The other day, a developer of my acquaintance said “well, a click is just a click.” To be fair, in that discussion in that context in the limited way in which he meant it in the environment under consideration for the purpose we had in mind on that particular occasion he was probably sufficiently close to something not too objectionable that I didn’t bother to raise a red flag.
Didn’t bother and (a) by the time I’d thought all that the conversation had moved on and, more importantly, (b) I’ve been around long enough and burned myself enough times that I’ve finally realised that nobody likes a smart-arse. Me included. Especially when I realise it’s me. (Have the same problem? Let it all out in a blog!)
But the notion stuck with me: is a mouse click ever really just a click?
If we consider a mouse click to be an atomic action then a single click exists as an entity in its own right and distinct from other clicks. Distinct, yes, but it could still be the first, second, third, … in a sequence and usually the number of clicks is significant. But a click isn’t an atomic operation. A click has component parts – the down and the up – and even they might not be truly binary at the electrical circuit level. Just when does a click start and end? Actually, that’s easy: at the cl and the ick.
Anyway, how long between clicks is it reasonable to call the clicks part of the same sequence? Two identical clicks separated by ten seconds might cause the same effect twice, but separated by a tenth of a second cause a single, other, effect.
Perhaps some notion of a standard click works inside an application? Many devices permit gestures that mimic clicks, or are equivalent to clicks: keyboard shortcuts and accelerators, tapping on touchpads, graphics pens, styluses, touch screens and so on. But the physical properties of these devices make their “clicks” practically different from a mouse click in invocation and they depend on some interface to map them onto an internal notion of a click. So the application can interpret a click as a click after normalisation? But who ensures that all the normalisation is consistent. Is a click output from interface A the same as a click from interface B?
Even on the device click gestures aren’t universal: touchpads often have areas which function as scroll-wheels, for example. And let’s not get into the click and a half or even begin to think about the variability that might be present in the component parts of a physical device.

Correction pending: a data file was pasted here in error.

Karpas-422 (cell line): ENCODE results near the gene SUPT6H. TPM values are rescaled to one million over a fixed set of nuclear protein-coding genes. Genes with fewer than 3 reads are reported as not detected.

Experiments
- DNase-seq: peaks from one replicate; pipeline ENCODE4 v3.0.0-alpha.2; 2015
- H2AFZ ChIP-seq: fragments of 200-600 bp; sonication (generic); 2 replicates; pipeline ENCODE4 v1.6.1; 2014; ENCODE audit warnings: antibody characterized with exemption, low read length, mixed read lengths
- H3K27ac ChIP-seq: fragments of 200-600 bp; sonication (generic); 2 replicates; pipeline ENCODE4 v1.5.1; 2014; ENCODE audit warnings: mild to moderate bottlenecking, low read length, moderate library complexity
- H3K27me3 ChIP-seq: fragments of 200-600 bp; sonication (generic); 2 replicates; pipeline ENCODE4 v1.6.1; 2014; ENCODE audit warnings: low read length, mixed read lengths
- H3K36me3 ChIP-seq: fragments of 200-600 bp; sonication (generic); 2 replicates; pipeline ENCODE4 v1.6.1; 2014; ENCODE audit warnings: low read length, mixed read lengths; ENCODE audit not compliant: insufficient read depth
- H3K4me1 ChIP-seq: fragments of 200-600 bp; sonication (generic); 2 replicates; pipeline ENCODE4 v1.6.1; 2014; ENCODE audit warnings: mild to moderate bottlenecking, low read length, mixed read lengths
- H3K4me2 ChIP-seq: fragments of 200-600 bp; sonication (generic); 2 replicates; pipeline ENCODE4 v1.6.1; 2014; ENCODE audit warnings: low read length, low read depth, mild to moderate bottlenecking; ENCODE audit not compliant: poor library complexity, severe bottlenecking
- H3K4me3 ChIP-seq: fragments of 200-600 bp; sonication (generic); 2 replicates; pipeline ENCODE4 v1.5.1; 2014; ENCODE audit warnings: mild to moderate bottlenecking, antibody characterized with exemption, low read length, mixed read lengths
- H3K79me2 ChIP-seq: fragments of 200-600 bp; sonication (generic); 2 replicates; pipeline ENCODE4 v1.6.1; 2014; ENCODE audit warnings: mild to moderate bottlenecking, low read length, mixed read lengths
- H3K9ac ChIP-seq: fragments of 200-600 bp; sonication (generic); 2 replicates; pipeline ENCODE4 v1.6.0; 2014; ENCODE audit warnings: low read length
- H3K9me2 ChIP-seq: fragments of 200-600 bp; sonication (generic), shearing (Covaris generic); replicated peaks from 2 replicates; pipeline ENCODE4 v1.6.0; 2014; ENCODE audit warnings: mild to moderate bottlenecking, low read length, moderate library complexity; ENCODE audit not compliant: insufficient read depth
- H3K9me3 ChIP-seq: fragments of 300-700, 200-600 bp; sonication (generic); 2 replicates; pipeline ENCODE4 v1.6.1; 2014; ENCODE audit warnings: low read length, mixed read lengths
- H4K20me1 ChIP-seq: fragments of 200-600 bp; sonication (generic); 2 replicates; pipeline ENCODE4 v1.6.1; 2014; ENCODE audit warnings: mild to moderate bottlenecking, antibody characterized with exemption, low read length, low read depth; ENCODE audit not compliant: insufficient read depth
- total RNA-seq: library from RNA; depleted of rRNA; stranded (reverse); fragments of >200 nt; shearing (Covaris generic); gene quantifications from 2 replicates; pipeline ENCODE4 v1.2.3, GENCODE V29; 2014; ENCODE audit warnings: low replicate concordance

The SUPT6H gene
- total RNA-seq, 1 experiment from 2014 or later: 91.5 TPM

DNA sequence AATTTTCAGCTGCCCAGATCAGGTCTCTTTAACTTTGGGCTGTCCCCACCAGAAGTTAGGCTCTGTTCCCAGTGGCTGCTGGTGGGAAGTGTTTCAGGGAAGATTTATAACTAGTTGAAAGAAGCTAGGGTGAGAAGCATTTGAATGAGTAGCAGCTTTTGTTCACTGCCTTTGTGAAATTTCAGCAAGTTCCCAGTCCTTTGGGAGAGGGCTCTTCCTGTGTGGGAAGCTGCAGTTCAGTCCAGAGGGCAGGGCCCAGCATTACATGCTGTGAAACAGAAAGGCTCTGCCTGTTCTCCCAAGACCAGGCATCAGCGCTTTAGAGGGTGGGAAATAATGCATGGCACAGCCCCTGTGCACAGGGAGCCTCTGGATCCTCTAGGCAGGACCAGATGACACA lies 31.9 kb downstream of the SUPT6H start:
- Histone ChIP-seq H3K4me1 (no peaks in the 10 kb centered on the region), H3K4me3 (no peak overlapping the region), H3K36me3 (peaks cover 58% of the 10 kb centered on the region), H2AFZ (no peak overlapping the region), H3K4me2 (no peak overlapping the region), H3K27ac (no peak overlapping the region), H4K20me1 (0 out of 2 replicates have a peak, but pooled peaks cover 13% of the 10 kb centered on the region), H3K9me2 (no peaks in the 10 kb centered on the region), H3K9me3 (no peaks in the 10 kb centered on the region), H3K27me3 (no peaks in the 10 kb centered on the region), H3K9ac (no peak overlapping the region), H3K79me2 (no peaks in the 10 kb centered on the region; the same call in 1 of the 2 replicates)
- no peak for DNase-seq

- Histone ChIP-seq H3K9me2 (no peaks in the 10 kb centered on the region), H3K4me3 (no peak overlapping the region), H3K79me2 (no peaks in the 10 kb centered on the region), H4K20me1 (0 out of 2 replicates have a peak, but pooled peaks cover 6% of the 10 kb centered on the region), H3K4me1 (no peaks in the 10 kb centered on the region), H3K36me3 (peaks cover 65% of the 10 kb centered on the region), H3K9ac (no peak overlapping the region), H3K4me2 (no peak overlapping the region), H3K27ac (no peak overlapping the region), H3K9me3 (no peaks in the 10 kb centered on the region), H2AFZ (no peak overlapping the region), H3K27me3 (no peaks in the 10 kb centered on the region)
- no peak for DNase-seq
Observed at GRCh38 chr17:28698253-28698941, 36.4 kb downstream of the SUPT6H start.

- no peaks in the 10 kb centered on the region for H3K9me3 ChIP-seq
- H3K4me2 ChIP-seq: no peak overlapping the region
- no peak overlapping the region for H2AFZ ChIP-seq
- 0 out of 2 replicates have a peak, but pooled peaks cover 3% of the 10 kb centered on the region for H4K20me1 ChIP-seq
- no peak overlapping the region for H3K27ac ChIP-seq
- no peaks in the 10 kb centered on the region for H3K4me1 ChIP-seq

But assume we have a standard click and consistent click at some interface layer. We still have multiple buttons. Is a click on button 1 the same as a click on button 2? On button 3? On a mouse wheel? What about when the user has configured a mouse to have non-standard button actions in the OS level, outside of the application? Is that click still a click?
We haven’t even begun to think about where the clicks are directed. What OS they’re on, what application they’re on, what component they’re on, what widget inside the component, if any, which pixel on the component. All of these could be significant.
Users rule us. It’s important to think about why the click was made. The intent of the user is relevant in considering whether clicks are equivalent. (But to who or what?) What guided the user to click where they clicked anyway? They might have the same intent on two completely different clicks but have been advised badly by poor UI or doc.
Did we think about clicks with duration? Is a press and hold the same as a click? If not, how long is a hold? Is it the same on all devices? For all applications? Who decides? What about clicks on the move? If the mouse is moving, when the button is depressed, is that still a click? If the movement starts first, or only after the button is already down, or along with the release, is that still a click? Is it the same as a static click? Is there a notion of force of a click? Can you click harder and softer?
I’m sick of clicks now, but they’ve reminded me that as time goes by I find myself learning and relearning an important lesson: nothing is ever just a something.
Image: Danilo Rizzuti/FreeDigitalPhotos.net